25 May 2008


The Dutch love football (soccer). They also love their national team. They don't have national pride in a whole lot else, but Orange Fever sweeps the nation when the European championships creep nearer. Entire streets become orange as houses are covered in orange tarps for the occasion. Dutch flags fly, face paint abounds, and everyone whips out those orange clothes they keep stashed away especially for Queen's Day and important football matches (I have an Isaac Mizrahi dress in a very patriotic shade of orange hanging in my own closet). Even food gets dressed up for the occasion, and bakeries are stocked with orange-frosted goodies. So what's my favorite Orange treat?

Perhaps we'll find orange Oreos on the shelves soon...

16 May 2008


Ok, so some of you may have noticed my little-used 'Lost' blog. If you don't know what Lost is, go crawl back under your rock. For the rest of you, I'm not going to go on about it - I just want to gripe about the state of television in Holland.

I'm a huge Lost fan. It's a fantastic show - although it has become considerably less fantastic than it was at the beginning. Season three was really when it started to collapse, but I'm glad to see the writers taking their time this season trying to reclaim some of their former glory. The flash-forwards this season are a welcome addition - but who is the sixth? And does the baby count as one?

I digress. My complaint - Holland is one of the few countries that doesn't broadcast the new episodes within about 24 hours of their original broadcast stateside. We not only get it on Sunday, but we're also several episodes behind. It's absolutely heinous. And they're still showing season 2 of Ugly Betty and trying to pass that off as new! As far as I know, even the insular media of China is doing better. What is wrong with television here? Hell, we're still watching Malcolm in the Middle every night on our weird, twisted version of Comedy Central. When was that show on? Last century, I think.

The bottom line: TV in Europe sucks.

15 May 2008


I have opinions about a lot of things. One of my favorite things to have an opinion about is art, especially when it comes to people. There are most certainly good and bad ways to go about creating a portrait, but there aren't really any concrete rules about it. Yes, there are definitely guidelines - but there are plenty of good portraits that throw those rules out the window. At the end of the day, all I care about is that I like it, and it doesn't look like something some schmuck in a bowtie at Sears took.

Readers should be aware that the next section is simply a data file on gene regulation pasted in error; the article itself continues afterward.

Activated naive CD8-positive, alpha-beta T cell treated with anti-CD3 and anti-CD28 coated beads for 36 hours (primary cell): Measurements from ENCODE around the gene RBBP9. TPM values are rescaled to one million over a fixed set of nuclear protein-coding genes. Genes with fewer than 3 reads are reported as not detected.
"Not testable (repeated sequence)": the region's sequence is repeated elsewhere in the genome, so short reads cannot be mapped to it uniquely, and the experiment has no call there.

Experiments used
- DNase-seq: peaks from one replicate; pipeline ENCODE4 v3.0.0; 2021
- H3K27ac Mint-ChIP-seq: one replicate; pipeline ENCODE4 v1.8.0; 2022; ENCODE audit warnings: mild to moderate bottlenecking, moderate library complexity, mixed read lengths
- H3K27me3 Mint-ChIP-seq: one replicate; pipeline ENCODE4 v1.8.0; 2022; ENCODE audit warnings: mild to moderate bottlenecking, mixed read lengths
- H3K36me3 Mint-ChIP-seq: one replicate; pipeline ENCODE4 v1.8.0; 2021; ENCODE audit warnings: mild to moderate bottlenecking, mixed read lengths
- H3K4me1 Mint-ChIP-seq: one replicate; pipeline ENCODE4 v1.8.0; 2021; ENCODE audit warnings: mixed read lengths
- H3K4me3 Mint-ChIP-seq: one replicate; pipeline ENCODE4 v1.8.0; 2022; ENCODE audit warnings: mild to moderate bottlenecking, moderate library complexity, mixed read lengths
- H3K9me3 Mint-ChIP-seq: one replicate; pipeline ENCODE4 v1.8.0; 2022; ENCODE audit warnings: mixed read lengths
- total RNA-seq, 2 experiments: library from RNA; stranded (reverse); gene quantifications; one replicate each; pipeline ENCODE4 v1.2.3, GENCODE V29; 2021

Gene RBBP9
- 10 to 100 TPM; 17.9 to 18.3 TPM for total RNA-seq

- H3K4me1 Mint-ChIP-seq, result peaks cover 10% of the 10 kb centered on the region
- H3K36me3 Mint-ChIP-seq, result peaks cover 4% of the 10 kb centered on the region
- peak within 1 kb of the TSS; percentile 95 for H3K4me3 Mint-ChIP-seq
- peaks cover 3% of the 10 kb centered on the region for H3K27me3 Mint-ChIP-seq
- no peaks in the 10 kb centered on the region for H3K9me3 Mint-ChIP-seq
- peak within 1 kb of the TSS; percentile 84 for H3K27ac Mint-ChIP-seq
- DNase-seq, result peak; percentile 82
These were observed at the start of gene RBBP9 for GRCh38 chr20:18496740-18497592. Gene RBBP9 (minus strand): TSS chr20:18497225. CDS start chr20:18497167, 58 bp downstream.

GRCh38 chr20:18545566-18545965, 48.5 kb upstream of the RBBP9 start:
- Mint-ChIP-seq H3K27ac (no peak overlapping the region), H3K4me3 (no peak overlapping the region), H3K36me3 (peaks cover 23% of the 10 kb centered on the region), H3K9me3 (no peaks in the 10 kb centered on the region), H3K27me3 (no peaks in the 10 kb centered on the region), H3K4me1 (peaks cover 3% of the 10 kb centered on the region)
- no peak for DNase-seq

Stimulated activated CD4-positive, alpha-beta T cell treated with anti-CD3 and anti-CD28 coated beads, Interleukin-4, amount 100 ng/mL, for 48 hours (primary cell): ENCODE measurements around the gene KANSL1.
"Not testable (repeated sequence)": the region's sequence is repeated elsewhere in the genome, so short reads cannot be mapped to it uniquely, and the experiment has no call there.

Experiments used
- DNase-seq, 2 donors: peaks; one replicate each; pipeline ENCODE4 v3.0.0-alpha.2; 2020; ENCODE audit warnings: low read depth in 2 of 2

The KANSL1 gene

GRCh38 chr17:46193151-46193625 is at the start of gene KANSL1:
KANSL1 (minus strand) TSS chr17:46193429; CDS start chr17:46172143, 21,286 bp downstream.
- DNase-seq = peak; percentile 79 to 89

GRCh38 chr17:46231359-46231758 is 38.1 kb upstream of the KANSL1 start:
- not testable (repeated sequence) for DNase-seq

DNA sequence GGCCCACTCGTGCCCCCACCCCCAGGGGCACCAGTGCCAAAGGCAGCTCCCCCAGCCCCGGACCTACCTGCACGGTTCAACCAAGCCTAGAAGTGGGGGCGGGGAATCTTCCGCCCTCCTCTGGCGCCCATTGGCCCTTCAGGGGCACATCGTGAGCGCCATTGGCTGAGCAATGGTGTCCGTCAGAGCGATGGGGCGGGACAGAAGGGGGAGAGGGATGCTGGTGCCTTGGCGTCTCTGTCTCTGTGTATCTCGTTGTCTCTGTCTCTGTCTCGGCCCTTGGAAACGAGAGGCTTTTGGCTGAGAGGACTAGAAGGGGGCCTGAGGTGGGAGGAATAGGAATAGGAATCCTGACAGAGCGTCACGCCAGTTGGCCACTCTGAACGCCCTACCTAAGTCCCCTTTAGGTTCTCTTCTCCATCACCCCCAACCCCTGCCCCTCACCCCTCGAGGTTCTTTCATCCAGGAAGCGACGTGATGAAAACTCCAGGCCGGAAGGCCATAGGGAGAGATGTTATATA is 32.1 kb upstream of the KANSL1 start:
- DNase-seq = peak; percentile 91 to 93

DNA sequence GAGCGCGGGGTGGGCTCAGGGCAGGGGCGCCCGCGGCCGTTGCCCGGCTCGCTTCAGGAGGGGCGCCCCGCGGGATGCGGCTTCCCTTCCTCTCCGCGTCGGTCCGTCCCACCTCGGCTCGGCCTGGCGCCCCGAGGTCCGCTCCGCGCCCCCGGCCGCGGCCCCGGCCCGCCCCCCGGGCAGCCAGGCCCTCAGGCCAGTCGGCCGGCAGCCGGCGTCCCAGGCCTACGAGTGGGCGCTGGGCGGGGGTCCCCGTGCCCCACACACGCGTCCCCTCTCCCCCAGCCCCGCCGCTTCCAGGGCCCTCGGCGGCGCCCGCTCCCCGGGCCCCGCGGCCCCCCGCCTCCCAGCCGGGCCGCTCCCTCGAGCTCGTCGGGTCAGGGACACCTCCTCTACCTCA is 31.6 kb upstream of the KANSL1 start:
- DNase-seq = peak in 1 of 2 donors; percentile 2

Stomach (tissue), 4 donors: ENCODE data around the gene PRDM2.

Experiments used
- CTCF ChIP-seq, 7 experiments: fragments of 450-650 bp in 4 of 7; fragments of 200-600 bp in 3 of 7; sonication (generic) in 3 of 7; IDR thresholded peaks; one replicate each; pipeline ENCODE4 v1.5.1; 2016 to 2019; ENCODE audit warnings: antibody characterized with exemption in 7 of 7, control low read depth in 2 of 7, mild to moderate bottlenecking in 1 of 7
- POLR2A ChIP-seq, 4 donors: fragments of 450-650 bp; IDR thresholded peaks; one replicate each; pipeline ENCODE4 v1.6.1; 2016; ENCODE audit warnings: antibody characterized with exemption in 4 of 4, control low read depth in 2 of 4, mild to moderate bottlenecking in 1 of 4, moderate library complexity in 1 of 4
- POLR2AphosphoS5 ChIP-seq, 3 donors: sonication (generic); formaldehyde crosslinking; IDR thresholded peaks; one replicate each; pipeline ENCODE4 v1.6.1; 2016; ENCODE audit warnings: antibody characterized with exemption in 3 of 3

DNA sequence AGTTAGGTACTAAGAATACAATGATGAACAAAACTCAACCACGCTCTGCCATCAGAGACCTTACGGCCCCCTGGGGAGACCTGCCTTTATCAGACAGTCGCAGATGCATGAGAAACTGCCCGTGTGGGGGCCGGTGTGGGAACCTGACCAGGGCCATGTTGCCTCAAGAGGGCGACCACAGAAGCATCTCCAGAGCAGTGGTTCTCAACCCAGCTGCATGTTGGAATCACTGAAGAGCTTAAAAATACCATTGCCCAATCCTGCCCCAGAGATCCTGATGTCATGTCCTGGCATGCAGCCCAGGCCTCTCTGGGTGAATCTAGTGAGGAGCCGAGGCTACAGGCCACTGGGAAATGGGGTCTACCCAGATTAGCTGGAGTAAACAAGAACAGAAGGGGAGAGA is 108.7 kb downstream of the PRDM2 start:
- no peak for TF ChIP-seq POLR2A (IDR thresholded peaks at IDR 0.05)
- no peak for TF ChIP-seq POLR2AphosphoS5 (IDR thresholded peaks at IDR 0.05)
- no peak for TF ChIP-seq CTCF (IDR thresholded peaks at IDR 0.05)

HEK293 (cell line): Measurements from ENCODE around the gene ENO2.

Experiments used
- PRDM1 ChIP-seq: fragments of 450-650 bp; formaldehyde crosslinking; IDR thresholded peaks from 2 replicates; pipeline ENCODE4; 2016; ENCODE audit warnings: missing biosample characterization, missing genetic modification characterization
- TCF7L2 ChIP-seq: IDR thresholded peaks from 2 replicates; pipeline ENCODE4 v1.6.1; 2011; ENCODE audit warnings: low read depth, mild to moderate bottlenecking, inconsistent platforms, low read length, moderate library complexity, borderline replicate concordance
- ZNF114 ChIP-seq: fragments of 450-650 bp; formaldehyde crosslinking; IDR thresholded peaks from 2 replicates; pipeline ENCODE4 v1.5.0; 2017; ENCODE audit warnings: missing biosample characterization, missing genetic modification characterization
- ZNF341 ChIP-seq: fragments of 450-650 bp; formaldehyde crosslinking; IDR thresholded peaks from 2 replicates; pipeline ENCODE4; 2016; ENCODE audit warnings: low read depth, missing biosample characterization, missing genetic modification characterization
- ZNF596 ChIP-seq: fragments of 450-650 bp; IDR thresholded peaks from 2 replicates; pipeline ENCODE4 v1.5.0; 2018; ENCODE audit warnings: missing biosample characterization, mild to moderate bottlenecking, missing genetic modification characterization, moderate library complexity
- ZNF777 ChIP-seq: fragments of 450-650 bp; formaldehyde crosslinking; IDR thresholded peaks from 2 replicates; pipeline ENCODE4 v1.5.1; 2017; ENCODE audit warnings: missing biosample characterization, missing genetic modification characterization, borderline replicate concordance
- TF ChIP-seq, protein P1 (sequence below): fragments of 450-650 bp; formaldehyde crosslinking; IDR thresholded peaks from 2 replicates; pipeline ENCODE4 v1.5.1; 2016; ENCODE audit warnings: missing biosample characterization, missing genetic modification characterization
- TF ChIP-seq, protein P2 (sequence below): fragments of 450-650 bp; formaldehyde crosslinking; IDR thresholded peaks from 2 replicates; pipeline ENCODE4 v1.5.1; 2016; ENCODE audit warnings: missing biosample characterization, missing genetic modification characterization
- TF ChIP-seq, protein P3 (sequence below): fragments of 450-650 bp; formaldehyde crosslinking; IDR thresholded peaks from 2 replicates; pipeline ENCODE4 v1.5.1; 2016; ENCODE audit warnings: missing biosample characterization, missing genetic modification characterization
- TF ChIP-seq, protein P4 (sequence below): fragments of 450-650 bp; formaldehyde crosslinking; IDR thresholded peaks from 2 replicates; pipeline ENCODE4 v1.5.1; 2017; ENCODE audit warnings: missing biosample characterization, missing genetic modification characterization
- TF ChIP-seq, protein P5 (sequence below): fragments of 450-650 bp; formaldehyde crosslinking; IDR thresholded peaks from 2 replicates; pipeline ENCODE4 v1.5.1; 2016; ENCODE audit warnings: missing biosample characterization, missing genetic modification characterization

To anyone who takes photos at department stores for a living - you need to quit doing that. They're bad.

This one's a favorite of mine. One of the things I really love about it is all the color. Taken in Bedford, England, with a crappy HP Photosmart. But you know, often enough bad cameras take really good pictures. It depends more on the person behind it. So for anyone who doesn't have a big fancy camera, remember that.

Babies are tough subjects. You can't pose them (although I think that very few portraits should be posed - candids are so much more compelling), and you never know what kind of face they'll be making when the shutter clicks. Staying tight helps - you want to be close to them to get the most interesting photos, and strange angles don't hurt, either. This was taken of my little Dutch baby today - she's one month old now!

More little Dutch babies... Lots of great portraits happen when the subject deosn't know you have a camera. I snuck this one of my friend and her baby; I think she still has no idea I took it.

Little kids are almost as tough as babies - in fact, sometimes tougher, since they run around more. Again, candid shots are great. The best advice: get a big lens and stay far away from them. Knowing they're having their picture taken is usually a recipe for photographic disaster. My little muffin goes nuts in front of the camera, striking poses and making ridiculous faces. At this particular moment she was just mad about leaving the petting zoo.

Like I said - get a big lens and stay far away. Just make sure no one thinks you're a stalker or pedophile. Best to do with your own children, or one you've borrowed from his/her parents for the day.

What happens in Holland stays in Holland.

I make an exception for crazy escaped birds. This one was pillaging our quiet street a while back, tearing blossoms off the trees. Why? Because he could, I assume. He had scary demonic red eyes - and no, it was not from a flash. I hate flashes (though I do concede that they have their uses).